November 2010

I wanted to be a pugilist with clever hands.

Deepening into Humanness

November 2010

Guest Editor Emily Fragos introduces six poets who write about family incarnations—Matthew Zapruder, Cynthia Cruz, Gabriel Fried, Mark Wunderlich, Lynn Melnick, and Jennifer Franklin.

Molotov

By Cynthia Cruz, guest-edited by Emily Fragos
November 2010

Got my enzymes, a nickel bag of / Electrolytes. My entire life, / I’ve been waiting for this.

It Is Tuesday

By Matthew Zapruder, guest-edited by Emily Fragos
November 2010

if you hate me / it must be / for ancient reasons

The Butcher

By Gabriel Fried, guest-edited by Emily Fragos
November 2010

He’s not old, but he is / too old to live with his sisters / for no reason.

Gebet eines Ehemannes (A Husband’s Prayer)

By Mark Wunderlich, guest-edited by Emily Fragos
November 2010

When thistles spring up in the field / of our marriage, when the noxious vine // twines onto the maple, let us pull it up / by its roots.

Poem for a Daughter

By Lynn Melnick, guest-edited by Emily Fragos
November 2010

We aren’t native to this land. / It’s time to plant what is. It’s time to go home.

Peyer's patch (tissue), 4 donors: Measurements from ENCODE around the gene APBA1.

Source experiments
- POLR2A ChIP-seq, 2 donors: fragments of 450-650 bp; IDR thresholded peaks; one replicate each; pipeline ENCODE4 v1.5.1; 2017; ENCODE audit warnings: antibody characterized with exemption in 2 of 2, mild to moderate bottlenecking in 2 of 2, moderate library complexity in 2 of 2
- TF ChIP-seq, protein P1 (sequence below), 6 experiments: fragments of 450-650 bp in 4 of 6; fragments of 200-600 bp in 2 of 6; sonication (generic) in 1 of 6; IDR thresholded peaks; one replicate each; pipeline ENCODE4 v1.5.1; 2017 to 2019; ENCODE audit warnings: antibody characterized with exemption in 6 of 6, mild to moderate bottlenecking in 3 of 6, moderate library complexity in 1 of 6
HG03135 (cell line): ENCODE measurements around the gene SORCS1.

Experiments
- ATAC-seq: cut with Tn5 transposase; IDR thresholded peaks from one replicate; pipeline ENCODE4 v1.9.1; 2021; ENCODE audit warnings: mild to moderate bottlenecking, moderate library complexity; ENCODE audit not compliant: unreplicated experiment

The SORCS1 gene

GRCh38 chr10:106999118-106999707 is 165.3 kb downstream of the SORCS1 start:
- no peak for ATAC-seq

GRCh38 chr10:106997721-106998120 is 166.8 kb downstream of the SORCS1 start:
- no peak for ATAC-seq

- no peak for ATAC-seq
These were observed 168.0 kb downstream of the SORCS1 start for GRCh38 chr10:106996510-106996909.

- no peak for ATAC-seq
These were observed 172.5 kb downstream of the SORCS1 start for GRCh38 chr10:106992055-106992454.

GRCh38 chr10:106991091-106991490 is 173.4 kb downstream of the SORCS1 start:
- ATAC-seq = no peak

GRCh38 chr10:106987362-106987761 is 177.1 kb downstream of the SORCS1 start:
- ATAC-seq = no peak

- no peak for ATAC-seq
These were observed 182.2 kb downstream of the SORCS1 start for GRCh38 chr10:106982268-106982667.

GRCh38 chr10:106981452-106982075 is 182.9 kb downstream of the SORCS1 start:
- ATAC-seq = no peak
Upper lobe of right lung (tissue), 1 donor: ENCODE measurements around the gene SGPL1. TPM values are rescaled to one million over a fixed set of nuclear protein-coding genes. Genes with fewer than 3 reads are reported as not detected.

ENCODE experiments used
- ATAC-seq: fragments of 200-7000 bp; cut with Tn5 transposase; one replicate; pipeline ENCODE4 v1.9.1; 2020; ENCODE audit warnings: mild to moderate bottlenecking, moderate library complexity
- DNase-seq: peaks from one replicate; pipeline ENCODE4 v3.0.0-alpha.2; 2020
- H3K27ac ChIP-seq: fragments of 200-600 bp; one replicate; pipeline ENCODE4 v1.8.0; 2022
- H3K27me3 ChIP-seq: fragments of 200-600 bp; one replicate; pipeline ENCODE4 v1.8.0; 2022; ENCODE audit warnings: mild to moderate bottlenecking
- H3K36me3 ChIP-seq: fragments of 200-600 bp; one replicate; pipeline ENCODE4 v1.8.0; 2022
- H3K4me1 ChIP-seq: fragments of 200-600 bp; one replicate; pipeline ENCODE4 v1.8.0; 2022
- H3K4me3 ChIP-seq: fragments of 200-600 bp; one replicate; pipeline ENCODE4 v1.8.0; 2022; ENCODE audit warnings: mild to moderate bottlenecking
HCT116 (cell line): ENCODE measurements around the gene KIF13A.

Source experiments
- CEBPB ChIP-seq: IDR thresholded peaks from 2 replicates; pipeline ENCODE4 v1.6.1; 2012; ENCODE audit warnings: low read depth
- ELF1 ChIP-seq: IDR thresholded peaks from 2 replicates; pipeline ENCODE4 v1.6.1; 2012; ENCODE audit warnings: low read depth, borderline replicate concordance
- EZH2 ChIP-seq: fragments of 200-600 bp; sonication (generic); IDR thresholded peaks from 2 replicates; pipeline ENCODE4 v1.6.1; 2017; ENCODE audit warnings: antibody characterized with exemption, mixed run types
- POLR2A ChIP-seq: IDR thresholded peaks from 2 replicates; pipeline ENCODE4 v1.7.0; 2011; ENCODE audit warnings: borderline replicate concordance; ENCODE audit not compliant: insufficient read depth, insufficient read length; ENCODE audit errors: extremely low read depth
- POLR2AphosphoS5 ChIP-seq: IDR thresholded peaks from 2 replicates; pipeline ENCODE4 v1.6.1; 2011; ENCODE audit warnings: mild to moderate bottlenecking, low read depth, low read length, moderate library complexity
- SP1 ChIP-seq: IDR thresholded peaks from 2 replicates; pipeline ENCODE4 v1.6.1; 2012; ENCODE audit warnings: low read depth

I would like my love to die

By Jennifer Franklin, guest-edited by Emily Fragos
November 2010

Thin arm around my neck. It doesn’t look / Strong enough to hold a small animal; but it is.

Convince Me Eternity

October 2010

There is not one dignified thing about this life or that one.

The Smiths, as I understand them

October 2010

There’s a box at the hospital in which to deposit / children unlikely to win the Nobel Prize.

Big Money

September 2010

We played Steal the Bacon / and explored our unmentionables /
behind the gazebo

Fairytale Smalltalk

September 2010

He says: look yourself up in the guide and tell me what you are.

Egghead

August 2010

Then he remembered / That he couldn’t remember // If he had toes. What a relief.

Victoria Kent

By Scott Hightower
July 2010

A few of the prison reforms / you wrestled into implementation // in Madrid, will take root /

in the rest of the world

Oil and Ash

By Michael Bazzett
July 2010

I understand this economically, and I’d rather not / mention the resemblance to prostitution, but when I open my / mouth it also fills with something called sky

In Angangueo

June 2010

Little boys in drifts of dulling orange were trying / to pack balls of wings to throw at each other; / she thought perhaps she wouldn't have children.

Beautiful Funeral

May 2010

Tonight, you are thinking of heroin, / Of the boy who pulled you to his lips / In a blue room and whispered heroin / So close you could feel it on your face like a cloudburst.